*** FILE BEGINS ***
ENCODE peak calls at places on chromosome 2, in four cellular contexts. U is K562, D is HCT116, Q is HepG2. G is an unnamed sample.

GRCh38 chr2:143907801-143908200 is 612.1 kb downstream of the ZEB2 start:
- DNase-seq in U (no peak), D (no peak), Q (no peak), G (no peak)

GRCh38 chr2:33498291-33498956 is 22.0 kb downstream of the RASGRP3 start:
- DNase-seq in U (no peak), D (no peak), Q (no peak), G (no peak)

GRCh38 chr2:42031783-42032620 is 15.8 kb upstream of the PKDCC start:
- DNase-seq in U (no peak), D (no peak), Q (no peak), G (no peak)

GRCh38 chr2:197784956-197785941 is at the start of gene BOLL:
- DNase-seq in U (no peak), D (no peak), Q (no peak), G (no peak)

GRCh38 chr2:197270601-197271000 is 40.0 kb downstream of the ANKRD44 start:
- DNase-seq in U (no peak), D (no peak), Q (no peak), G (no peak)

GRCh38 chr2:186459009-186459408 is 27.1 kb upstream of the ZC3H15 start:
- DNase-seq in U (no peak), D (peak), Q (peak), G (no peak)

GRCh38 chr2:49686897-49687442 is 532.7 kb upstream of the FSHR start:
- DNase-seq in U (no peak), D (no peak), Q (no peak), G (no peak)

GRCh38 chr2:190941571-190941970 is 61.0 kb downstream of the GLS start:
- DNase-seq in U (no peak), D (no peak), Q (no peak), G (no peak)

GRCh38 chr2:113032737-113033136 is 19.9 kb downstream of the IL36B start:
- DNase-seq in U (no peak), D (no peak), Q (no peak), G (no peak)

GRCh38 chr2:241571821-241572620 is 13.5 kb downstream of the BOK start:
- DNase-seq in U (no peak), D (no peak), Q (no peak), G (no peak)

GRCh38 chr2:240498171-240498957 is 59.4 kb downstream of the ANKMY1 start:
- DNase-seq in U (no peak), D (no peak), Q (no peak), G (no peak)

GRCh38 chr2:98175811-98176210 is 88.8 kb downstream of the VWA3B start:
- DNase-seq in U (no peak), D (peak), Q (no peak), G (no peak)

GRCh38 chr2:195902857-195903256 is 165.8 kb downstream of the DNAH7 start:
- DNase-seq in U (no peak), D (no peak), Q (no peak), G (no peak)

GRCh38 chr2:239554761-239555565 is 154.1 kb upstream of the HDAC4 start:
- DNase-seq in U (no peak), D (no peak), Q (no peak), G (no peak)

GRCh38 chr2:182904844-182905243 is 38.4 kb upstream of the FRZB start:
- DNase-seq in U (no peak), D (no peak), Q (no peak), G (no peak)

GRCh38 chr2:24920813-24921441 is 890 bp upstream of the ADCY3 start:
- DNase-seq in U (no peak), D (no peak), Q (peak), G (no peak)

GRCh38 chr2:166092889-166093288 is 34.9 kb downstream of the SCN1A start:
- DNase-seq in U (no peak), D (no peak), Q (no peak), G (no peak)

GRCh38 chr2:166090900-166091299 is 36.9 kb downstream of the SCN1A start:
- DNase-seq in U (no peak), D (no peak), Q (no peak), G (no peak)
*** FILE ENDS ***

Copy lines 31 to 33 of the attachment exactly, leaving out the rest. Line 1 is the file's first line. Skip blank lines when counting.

- DNase-seq in U (no peak), D (no peak), Q (no peak), G (no peak)

GRCh38 chr2:24920813-24921441 is 890 bp upstream of the ADCY3 start:
- DNase-seq in U (no peak), D (no peak), Q (peak), G (no peak)